Please use this identifier to cite or link to this item: http://hdl.handle.net/2440/128541
Type: Thesis
Title: Treatment profile for cleft lip and palate
Author: Sanghvi, Sonali
Issue Date: 1995
School/Discipline: School of Dentistry
Abstract: Approximately one child in 600 live births is born with a cleft of lip, palate, or both structures. These deformities have a profound emotional effect both on parents and child and also seriously compromise physical and psychological wellbeing of the child affected with the deformity. Treatment procedures and regimes for the repair of cleft lip and palate have long been available, but special cleft palate clinics, offering multidisciplinary services, have been established only in last two decades. The treatment of cleft lip and palate patients requires multidisciplinary cooperation. The spectrum of outcomes of the surgical interventions for the repair is considerable and may be related to the type of surgical technique performed, timing sequence and skill of the individual surgeon. This study aimed to describe and analyse the multidisciplinary approach in correction of cleft lip and palate at The Australian Cranio Facial Unit based at the Adelaide Children's Hospital. Case notes of children admitted at the Adelaide Children's Hospital over last 25 years for treatment of cleft lip and palate were examined. This thesis is centred on the types of surgical technique performed on the child and special emphasis is given to the age of patient at the time of each surgical intervention and thereby analysis of the treatment regime followed. Different types of cleft classifications are listed. The aetiological background for facial clefts are described. Associated malformations or syndromes are listed. Descriptions are provided for many of the commonly associated syndromes or malformations. Sex predominance, blood grouping, maternal age and problems related to pregnancy are noted. The results of the study are outlined and graphically represented. However, the main findings obtained from the data showed 48.6Vo of the study population had combined cleft of anterior and posterior palate (Group II). Female: male ratio was found to be 1:1.71. Mean age of fust intervention of various surgical interventions by cohort, was seen to be decreasing with a relatively small deviation around the mean in more recent times. The mean age of intervention for speech therapy has decreased considerably, but the standard deviation has increased considerably for the 1990s cohort showing the intervention has been carried out from less than one year to five years of age. Analysis done to obtain the of age distribution of the study sample for various surgical interventions showed 87.97o of the study sample had repair of cleft lip at the age of 3-4 months. Age of first intervention for repair of cleft palate showed 74.9Vo of the study subjects had it at the age of 6-12 months. For alveolar bone grafting 32Vo of the sample had it at the age of 12 years. Pharyngoplasty showed a bimodal distribution: the first peak was at 4 years of age and second at 7 years of age. The distribution for nasal tip revision showed 34.8Vo of the study subjects had it at 12 years of age. 27.4Vo of the study sample had their first bilateral myringotomy at the age of 1-5 years and osteotomies were done at an age of 15 years of age for 44Vo of the study subjects. The complete distribution for the various surgical interventions are described and comparison is made between the various birth cohorts in the study. The results stress the value of a coordinated treatment plan involving many people and disciplines as illustrated in the operation of Australian Cranio Facial Unit .The results also indicated the worth of objective speech and facial growth evaluation. The limitations of the present study are discussed and continued research into the field of facial clefts is encouraged.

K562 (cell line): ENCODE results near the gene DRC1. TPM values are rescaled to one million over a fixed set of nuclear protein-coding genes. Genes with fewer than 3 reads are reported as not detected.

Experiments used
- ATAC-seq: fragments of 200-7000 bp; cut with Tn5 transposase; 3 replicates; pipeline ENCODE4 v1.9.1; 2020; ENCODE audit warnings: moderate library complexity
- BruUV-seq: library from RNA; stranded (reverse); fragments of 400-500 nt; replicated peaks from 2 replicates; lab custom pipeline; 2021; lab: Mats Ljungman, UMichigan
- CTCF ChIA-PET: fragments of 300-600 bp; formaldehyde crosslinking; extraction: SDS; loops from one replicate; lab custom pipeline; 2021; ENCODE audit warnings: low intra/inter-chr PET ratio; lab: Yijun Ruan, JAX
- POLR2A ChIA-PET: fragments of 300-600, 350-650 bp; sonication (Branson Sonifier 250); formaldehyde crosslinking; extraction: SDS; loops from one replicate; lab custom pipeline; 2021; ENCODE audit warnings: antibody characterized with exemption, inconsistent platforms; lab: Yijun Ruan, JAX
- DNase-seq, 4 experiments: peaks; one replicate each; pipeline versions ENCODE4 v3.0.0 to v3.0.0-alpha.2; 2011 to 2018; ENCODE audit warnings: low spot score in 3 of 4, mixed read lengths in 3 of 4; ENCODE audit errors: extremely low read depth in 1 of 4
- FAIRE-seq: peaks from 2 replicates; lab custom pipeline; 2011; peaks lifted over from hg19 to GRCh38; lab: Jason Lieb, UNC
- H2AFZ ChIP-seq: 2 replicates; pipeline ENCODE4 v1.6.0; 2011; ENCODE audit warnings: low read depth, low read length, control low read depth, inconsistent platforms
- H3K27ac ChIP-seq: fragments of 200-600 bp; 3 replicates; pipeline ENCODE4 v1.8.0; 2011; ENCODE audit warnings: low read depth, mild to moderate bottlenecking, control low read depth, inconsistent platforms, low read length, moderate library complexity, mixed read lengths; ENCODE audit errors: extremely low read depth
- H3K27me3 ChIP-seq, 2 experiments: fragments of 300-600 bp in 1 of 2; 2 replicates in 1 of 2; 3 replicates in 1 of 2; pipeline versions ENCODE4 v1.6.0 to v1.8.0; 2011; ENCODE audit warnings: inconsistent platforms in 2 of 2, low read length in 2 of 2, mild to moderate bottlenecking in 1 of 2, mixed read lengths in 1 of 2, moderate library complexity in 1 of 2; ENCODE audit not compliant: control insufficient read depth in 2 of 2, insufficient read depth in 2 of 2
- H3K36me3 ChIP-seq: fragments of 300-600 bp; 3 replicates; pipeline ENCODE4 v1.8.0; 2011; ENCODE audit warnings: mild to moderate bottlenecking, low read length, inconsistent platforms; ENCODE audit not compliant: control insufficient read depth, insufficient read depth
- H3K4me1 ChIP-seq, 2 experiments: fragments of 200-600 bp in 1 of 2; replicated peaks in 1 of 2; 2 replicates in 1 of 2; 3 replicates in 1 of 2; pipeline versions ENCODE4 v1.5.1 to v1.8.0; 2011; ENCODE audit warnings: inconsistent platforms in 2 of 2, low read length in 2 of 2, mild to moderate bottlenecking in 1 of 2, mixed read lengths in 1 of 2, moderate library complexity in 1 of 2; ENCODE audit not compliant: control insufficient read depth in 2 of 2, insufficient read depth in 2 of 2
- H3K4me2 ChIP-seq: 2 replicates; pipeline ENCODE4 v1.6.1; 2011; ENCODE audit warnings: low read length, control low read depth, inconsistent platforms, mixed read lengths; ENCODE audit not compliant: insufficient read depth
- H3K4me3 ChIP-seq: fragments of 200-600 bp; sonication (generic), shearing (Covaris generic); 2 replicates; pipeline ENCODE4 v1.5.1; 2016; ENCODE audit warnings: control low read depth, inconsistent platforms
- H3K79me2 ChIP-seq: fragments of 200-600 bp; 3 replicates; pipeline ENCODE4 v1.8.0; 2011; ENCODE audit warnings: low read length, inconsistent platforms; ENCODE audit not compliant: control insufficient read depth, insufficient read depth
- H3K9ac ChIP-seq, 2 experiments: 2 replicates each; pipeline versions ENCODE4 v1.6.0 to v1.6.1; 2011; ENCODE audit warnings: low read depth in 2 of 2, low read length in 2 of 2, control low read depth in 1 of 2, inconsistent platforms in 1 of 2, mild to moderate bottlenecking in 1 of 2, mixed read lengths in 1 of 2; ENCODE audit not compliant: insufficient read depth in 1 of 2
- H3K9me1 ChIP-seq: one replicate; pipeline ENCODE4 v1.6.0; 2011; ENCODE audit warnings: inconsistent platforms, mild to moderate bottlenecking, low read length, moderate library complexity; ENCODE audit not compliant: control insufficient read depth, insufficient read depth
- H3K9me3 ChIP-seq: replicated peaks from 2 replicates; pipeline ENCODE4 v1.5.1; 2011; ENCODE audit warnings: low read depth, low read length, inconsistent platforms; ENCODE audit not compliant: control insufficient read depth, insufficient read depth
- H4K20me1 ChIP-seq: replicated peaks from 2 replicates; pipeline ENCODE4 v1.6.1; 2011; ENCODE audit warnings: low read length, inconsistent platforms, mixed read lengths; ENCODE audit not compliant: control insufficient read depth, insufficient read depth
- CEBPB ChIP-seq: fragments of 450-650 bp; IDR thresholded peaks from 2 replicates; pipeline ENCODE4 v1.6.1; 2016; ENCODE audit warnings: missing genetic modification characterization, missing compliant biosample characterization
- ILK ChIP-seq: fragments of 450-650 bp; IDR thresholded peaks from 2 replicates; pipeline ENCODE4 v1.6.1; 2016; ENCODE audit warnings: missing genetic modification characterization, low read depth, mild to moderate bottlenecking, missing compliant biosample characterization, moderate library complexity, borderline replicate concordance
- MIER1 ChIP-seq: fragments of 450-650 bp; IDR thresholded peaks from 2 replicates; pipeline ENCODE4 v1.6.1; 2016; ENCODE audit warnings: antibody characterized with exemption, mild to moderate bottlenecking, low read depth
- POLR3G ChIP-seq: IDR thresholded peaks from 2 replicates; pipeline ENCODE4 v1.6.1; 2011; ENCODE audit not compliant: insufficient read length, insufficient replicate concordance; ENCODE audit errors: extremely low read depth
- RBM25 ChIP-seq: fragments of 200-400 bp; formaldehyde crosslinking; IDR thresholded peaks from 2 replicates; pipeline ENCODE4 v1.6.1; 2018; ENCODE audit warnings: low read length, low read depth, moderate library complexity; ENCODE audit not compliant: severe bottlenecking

Advisor: Spencer, John
Dissertation Note: Thesis (M.D.S.) -- University of Adelaide, Dept. of Dentistry, 1995
Provenance: This electronic version is made publicly available by the University of Adelaide in accordance with its open access policy for student theses. Copyright in this thesis remains with the author. This thesis may incorporate third party material which has been used by the author pursuant to Fair Dealing exceptions. If you are the owner of any included third party copyright material you wish to be removed from this electronic version, please complete the take down form located at: http://www.adelaide.edu.au/legals
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